If you’ve ever used a pregnancy test, a blood glucose test kit, or a coronavirus rapid test kit at home, then you’ve already used reagents. Technically, the reagent that you use in home test kits are your own body fluids. Usually, this is in the form of either urine or blood, since these are needed in order for test kits to work. 

However, a reagent is more broadly defined as any substance or compound that has been added to a system to trigger a chemical reaction. In this article, we’ll discuss the various aspects and applications of reagents. 

Lab assisstant using reagents in chemical analysis test tubes
A reagent is used to trigger a chemical reaction and is often used in chemical analysis

What Is A Reagent In Chemistry?

In terms of chemical classifications, a reagent is any organic or inorganic substance that can be added to  a mixture to trigger a chain of chemical reactions. It’s also used to test for the presence of other substances in a solution. This makes certain types of reagents very useful as testing tools in experiments.

The term ‘reagent’ is usually used interchangeably with the term ‘reactant’, but the two have different and precise definitions: a reactant is consumed during a chemical reaction, while a reagent is not. 

For example, solvents are used to dissolve chemicals, but they usually don’t participate in chemical reactions. Similarly, in biochemical reactions, especially those that involve catalytic enzymes, the reactants are called substrates, while the reagents are called catalysts.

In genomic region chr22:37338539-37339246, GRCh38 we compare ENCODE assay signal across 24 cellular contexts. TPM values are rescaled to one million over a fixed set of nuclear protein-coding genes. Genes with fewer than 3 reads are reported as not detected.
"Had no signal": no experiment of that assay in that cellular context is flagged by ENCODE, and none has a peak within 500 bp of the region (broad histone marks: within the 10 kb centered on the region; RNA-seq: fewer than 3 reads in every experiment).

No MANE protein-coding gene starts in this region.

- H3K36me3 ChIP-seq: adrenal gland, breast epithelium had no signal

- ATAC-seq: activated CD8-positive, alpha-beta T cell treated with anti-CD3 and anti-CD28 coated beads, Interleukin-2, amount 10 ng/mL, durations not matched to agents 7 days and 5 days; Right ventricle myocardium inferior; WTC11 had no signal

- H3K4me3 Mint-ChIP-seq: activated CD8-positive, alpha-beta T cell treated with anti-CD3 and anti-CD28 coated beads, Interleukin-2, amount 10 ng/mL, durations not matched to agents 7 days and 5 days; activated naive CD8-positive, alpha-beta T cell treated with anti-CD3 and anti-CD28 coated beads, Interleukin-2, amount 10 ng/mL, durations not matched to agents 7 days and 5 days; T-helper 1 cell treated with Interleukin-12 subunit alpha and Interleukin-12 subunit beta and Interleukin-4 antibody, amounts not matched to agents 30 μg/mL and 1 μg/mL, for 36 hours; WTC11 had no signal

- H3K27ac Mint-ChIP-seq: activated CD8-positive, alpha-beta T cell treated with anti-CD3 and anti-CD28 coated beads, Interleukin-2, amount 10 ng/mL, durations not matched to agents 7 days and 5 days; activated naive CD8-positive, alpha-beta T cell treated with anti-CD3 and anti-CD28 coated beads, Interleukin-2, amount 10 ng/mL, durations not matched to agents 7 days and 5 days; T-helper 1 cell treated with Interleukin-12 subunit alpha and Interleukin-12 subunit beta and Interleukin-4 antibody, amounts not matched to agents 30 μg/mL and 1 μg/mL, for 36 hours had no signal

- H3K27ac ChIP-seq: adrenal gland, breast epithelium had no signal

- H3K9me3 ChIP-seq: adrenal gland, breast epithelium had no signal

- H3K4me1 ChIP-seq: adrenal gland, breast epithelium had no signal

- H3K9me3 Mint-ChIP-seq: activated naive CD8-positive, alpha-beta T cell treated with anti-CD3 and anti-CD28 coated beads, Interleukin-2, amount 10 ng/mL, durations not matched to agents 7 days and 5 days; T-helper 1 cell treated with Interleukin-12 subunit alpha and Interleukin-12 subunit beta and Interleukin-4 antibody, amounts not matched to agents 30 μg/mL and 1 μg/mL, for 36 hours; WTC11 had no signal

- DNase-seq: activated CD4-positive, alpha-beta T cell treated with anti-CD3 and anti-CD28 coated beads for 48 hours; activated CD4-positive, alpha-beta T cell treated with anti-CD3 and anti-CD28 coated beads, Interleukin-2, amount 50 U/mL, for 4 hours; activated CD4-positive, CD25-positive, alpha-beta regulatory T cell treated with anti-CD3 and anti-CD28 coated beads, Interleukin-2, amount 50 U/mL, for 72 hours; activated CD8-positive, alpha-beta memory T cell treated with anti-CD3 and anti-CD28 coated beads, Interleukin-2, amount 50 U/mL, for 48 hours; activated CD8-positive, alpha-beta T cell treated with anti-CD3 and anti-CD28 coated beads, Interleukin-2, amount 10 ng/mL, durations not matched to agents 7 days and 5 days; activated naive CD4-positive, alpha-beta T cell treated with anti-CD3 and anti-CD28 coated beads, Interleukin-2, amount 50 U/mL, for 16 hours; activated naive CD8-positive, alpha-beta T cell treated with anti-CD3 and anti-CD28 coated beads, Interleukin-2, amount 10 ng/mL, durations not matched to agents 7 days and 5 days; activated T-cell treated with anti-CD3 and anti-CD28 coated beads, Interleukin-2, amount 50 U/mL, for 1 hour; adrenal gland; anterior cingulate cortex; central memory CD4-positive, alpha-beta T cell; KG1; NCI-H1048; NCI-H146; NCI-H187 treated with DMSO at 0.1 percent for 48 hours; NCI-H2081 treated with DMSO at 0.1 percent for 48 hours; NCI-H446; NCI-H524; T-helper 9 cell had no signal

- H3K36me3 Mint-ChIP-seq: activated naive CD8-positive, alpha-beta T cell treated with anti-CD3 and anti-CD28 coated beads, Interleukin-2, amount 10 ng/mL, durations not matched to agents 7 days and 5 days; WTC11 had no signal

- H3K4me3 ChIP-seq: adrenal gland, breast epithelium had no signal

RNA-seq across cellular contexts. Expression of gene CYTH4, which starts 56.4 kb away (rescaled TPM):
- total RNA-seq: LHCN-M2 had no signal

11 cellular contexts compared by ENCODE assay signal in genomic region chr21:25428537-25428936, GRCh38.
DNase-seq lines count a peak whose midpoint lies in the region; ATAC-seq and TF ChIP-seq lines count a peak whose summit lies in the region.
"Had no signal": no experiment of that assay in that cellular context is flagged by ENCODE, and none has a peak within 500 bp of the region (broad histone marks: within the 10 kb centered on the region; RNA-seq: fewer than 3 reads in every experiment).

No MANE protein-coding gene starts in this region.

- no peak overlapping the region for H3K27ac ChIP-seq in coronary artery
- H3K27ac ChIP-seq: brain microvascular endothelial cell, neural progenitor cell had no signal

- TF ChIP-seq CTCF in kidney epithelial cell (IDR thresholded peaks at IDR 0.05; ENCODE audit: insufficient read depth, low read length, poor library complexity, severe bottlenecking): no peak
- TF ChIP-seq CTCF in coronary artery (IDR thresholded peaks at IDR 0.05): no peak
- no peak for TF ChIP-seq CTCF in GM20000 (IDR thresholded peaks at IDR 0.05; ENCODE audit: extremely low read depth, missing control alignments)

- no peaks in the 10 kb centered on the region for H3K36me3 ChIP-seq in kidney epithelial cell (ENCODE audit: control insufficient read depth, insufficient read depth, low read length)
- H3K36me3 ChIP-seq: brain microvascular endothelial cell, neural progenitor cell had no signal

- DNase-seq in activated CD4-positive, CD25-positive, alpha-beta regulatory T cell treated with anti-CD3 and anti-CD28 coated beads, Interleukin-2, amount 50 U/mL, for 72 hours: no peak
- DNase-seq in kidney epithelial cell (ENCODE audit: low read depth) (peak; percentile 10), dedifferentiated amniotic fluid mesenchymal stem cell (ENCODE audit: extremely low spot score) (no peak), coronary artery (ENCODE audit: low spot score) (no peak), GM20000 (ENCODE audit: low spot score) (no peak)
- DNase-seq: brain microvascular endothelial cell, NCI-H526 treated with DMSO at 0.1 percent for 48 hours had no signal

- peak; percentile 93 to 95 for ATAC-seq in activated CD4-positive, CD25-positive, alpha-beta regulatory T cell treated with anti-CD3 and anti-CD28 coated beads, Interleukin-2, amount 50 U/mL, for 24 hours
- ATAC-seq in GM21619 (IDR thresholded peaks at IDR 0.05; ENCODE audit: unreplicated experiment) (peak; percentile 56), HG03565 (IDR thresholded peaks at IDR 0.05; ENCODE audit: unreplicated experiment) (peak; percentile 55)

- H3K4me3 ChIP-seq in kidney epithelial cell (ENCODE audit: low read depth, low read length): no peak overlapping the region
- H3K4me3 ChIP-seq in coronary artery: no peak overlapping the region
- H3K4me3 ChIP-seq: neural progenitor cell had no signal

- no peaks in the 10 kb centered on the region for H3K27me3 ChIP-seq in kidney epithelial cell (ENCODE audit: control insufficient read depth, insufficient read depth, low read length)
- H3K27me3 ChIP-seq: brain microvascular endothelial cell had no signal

What Are Some Examples Of Reagents?

When used in organic chemistry, the term reagent means a type of chemical ingredient that is added to an organic mixture or solution in order to transform it into another type of substance. A reagent can be a compound or a mixture of organic or inorganic substances. Some common examples of reagents used in organic chemistry are:

  • Collins reagent: This reagent is a metal-pyridine complex – specifically, the complex of chromium(VI) oxide with pyridine in dichloromethane. It’s solid, red in colour, and has a primary use of converting alcohols to aldehydes and ketones. It’s very useful in the oxidation of compounds that are sensitive to acids. 
  • Fenton’s reagent: This is a solution of hydrogen peroxide mixed with ferrous iron, like iron (II) sulphate. It’s a catalyst that’s used mainly to oxidise contaminants in waste waters. For example, it can neutralise and destroy toxic organic compounds like trichloroethylene and tetrachloroethylene.
  • Grignard reagents: This group of reagents has a generic formula of R-Mg-X, where the X represents a halogen and the R represents an organic group of molecules. Typically, the R is an alkyl or aryl. The most common example of a reagent in this group is methylmagnesium chloride. Grignard reagents are commonly used to create new carbon bonds.

In terms of analytical chemistry, reagents are used to determine the presence or absence of another type of substance. Change in colour is the usual indicator. The concentration can be estimated by the degree of colour change. Some examples of these reagents are the following:

  • Fehling’s reagent: This is a reagent that’s useful in differentiating between two molecular functional groups: carbohydrates and ketones. It’s used as a test for reducing sugars and non-reducing sugars. As an analytical reagent, it’s used as a supplementary reagent to the Tollen’s reagent test.
  • Tollen’s reagent: This is a mixture of three compounds dissolved in a solution, namely silver nitrate, ammonia, and a small amount of sodium hydroxide. The alkaline compound is important to maintain the necessary pH of the reagent. It’s useful in identifying molecular functional groups.
  • Millon’s reagent: A few drops of this reagent can detect the presence of soluble proteins in a test solution. When this happens, the reagent turns reddish brown, or precipitates are formed, which indicate the presence of tyrosine residue.
Reagent kit with blood samples on slides
A reagent is an ingreditent that is added to a solution in order to transform it into something else. Thought it’s often a chemical, a reagent can also be something like blood or urine